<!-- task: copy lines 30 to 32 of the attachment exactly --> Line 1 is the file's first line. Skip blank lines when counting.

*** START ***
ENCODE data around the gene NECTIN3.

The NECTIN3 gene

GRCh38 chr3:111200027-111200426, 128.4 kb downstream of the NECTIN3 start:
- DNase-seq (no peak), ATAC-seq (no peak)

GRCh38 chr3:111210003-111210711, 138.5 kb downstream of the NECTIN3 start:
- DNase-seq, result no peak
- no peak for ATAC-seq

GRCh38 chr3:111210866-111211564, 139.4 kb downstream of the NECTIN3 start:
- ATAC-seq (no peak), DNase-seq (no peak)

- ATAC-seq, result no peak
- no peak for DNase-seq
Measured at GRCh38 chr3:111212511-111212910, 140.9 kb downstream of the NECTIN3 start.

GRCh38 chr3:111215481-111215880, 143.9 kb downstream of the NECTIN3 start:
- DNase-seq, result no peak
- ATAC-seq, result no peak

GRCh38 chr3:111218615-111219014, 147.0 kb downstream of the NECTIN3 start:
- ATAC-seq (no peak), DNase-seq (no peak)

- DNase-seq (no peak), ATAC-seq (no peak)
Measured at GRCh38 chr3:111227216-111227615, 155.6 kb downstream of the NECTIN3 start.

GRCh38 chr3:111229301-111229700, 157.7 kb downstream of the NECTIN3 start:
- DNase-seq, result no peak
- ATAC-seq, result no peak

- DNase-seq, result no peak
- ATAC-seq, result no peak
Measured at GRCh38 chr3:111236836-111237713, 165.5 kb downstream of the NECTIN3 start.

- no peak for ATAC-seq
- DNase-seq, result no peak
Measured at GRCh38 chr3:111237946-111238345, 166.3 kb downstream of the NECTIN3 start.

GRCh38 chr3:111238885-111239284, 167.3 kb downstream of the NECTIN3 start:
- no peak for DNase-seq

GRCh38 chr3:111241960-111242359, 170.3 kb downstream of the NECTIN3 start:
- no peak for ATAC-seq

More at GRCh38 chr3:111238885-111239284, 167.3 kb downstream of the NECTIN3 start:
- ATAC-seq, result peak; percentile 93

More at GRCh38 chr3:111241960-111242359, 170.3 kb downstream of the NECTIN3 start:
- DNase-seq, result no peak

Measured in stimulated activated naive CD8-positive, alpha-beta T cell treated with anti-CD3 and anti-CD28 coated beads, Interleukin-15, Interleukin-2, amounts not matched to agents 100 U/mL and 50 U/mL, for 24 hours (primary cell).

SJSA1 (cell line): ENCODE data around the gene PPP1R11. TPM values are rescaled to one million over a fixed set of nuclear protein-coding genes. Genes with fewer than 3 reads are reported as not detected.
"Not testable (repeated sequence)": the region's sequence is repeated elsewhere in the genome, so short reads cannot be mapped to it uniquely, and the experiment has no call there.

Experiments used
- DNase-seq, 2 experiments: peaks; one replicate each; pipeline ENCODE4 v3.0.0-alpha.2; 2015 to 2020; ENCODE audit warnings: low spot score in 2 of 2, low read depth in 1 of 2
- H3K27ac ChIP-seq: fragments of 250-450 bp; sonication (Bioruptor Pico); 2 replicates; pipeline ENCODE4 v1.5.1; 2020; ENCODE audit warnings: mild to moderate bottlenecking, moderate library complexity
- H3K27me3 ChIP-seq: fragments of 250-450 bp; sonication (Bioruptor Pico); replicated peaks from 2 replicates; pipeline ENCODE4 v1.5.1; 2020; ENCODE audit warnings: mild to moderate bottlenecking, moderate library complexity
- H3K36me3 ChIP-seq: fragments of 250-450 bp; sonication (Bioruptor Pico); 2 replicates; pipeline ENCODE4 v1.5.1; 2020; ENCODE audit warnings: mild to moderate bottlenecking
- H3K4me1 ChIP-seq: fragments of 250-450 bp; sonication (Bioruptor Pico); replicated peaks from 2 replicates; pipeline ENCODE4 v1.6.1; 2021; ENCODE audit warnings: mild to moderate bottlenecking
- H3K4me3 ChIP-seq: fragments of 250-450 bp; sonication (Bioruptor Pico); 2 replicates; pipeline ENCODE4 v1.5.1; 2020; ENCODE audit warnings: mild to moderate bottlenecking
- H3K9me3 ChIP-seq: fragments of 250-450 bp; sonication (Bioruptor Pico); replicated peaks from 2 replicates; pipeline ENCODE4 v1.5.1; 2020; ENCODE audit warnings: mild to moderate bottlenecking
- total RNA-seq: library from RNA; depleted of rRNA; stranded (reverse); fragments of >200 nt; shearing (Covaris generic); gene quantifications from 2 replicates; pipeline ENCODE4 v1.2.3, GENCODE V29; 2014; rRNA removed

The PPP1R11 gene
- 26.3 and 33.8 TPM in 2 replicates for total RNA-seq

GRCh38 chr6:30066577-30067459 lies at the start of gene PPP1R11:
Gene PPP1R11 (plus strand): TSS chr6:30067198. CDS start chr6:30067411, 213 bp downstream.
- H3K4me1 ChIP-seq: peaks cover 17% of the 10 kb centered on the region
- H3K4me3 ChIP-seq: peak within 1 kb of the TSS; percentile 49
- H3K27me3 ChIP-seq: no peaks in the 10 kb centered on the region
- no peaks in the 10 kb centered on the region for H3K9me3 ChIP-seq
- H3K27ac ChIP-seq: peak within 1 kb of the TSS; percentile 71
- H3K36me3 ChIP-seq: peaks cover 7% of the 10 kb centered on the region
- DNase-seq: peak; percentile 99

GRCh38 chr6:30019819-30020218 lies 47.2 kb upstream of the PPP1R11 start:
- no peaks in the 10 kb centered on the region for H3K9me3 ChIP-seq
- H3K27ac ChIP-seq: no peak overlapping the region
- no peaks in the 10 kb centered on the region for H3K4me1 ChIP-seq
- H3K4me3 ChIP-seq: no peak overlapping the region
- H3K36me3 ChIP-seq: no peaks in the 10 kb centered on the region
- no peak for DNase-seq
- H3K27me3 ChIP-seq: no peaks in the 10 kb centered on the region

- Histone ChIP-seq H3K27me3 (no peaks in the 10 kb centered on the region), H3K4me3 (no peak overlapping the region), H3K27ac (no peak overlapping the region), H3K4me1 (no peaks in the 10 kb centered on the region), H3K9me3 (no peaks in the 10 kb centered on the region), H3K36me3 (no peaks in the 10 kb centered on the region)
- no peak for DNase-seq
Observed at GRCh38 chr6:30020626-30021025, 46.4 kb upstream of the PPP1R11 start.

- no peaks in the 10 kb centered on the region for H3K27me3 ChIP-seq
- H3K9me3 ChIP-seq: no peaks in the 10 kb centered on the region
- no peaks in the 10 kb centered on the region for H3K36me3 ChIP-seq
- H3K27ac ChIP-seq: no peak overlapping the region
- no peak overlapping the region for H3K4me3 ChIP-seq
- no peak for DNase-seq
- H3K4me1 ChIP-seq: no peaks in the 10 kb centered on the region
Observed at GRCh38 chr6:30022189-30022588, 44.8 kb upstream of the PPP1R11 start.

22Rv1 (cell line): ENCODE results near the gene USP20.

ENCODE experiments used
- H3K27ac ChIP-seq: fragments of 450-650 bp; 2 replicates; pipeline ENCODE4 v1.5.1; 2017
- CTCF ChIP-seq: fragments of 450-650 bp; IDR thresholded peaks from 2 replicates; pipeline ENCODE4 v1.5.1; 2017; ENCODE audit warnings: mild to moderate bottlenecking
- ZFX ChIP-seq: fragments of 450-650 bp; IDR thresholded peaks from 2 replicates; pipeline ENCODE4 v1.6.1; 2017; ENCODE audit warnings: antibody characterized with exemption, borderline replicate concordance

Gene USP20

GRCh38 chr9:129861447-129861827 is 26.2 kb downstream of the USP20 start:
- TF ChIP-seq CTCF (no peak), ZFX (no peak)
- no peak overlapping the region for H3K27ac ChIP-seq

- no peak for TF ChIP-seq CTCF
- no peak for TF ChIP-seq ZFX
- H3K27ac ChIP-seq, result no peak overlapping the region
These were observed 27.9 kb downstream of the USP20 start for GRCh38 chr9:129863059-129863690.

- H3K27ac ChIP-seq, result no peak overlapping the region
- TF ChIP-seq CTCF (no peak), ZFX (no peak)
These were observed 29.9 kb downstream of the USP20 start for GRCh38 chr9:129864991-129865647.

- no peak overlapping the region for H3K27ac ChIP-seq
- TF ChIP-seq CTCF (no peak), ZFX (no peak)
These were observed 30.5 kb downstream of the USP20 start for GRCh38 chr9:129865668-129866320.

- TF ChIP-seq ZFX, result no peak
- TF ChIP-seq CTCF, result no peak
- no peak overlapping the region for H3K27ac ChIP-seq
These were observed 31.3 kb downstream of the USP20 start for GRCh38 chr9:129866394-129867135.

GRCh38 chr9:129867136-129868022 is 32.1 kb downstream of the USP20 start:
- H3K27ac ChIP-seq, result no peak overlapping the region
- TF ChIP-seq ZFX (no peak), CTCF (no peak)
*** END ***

- no peak for DNase-seq

GRCh38 chr3:111241960-111242359, 170.3 kb downstream of the NECTIN3 start:
- no peak for ATAC-seq